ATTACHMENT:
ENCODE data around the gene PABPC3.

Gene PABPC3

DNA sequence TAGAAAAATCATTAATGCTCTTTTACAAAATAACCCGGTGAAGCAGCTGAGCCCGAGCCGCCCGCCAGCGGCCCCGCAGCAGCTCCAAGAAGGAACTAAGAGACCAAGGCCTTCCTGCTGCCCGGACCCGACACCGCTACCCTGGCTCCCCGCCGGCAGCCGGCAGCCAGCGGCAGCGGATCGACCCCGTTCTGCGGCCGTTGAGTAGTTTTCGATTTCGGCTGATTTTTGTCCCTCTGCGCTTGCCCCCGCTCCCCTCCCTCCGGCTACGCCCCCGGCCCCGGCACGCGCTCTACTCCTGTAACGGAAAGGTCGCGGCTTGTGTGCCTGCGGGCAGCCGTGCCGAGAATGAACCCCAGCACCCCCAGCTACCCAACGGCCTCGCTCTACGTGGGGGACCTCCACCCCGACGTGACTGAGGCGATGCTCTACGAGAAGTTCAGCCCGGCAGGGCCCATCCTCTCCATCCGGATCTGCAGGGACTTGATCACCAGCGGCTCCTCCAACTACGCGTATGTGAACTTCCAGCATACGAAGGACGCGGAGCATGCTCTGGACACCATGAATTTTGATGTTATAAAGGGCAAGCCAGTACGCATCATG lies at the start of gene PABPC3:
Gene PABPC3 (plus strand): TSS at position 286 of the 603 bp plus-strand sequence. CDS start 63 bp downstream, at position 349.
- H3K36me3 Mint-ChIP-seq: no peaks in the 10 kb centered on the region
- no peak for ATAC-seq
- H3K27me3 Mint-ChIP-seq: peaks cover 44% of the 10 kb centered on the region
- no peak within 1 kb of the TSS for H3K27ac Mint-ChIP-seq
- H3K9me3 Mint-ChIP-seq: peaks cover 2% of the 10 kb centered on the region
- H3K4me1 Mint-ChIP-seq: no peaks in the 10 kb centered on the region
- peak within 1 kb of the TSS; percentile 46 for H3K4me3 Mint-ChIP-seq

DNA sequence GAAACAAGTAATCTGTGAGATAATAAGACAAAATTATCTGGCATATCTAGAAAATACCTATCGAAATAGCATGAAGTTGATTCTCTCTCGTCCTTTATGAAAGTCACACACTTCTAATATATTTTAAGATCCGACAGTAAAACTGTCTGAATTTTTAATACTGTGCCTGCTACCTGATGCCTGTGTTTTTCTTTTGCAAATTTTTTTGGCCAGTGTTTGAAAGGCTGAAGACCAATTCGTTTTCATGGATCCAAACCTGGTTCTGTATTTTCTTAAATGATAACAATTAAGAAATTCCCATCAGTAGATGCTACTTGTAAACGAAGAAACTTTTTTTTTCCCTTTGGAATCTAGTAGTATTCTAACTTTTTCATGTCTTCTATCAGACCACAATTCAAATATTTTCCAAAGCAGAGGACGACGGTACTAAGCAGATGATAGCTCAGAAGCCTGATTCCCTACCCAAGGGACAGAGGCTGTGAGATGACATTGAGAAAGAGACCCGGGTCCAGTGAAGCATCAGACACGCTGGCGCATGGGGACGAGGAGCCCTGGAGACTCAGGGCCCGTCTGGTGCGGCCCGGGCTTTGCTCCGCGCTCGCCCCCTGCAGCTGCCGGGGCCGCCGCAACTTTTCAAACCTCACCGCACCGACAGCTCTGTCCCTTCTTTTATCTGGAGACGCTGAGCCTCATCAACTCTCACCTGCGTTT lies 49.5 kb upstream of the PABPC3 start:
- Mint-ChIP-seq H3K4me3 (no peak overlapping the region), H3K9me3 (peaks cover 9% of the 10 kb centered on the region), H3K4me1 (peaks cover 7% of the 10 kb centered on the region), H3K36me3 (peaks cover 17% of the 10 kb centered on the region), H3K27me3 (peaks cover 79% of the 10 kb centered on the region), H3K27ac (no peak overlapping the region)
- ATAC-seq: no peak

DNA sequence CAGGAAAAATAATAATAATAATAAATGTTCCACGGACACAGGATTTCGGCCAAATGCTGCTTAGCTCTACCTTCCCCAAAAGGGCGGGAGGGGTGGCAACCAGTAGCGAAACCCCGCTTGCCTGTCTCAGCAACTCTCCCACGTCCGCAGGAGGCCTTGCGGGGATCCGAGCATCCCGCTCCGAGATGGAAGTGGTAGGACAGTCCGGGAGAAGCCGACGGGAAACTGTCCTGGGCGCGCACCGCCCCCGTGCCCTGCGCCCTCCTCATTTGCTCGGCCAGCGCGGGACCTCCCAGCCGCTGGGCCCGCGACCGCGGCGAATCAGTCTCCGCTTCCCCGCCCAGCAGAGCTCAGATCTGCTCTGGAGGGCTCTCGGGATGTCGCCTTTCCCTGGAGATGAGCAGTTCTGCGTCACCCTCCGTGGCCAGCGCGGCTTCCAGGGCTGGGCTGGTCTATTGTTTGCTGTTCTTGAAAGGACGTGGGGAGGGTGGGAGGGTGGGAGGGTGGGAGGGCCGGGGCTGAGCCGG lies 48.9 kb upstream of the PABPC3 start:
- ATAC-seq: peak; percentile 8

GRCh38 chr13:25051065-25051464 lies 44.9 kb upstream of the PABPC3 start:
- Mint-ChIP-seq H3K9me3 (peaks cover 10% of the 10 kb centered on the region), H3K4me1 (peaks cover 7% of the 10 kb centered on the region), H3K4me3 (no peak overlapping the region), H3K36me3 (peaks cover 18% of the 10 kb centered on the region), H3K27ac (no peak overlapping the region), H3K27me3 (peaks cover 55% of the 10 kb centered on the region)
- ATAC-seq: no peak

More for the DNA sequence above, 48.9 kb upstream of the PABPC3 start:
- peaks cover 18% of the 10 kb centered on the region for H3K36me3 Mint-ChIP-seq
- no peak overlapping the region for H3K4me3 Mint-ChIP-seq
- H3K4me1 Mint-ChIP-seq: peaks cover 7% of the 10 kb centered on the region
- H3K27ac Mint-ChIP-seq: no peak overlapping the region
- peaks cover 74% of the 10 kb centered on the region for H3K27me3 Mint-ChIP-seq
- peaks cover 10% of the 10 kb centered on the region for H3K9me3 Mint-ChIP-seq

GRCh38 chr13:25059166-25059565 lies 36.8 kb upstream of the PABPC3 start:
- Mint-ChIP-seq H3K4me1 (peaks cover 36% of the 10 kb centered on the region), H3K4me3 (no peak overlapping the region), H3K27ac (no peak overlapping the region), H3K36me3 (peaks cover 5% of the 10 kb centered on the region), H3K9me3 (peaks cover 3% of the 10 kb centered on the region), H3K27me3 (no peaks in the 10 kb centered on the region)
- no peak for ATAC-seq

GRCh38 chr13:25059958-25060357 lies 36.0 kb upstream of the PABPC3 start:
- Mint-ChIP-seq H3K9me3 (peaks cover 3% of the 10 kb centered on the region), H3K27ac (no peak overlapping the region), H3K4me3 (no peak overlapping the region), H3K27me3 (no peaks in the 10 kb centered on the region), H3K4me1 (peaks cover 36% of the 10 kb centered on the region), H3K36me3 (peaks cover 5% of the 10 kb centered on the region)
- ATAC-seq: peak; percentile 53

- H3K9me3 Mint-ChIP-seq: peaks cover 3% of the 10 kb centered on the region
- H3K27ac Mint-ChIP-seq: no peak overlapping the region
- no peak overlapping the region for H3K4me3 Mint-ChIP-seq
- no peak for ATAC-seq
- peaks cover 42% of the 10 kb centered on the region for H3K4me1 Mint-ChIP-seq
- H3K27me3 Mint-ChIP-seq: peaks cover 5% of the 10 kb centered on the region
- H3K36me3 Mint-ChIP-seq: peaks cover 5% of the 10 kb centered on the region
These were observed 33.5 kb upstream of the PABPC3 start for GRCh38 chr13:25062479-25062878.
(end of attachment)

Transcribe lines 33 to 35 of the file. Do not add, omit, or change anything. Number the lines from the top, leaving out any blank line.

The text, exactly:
- H3K9me3 Mint-ChIP-seq: peaks cover 3% of the 10 kb centered on the region
- H3K27ac Mint-ChIP-seq: no peak overlapping the region
- no peak overlapping the region for H3K4me3 Mint-ChIP-seq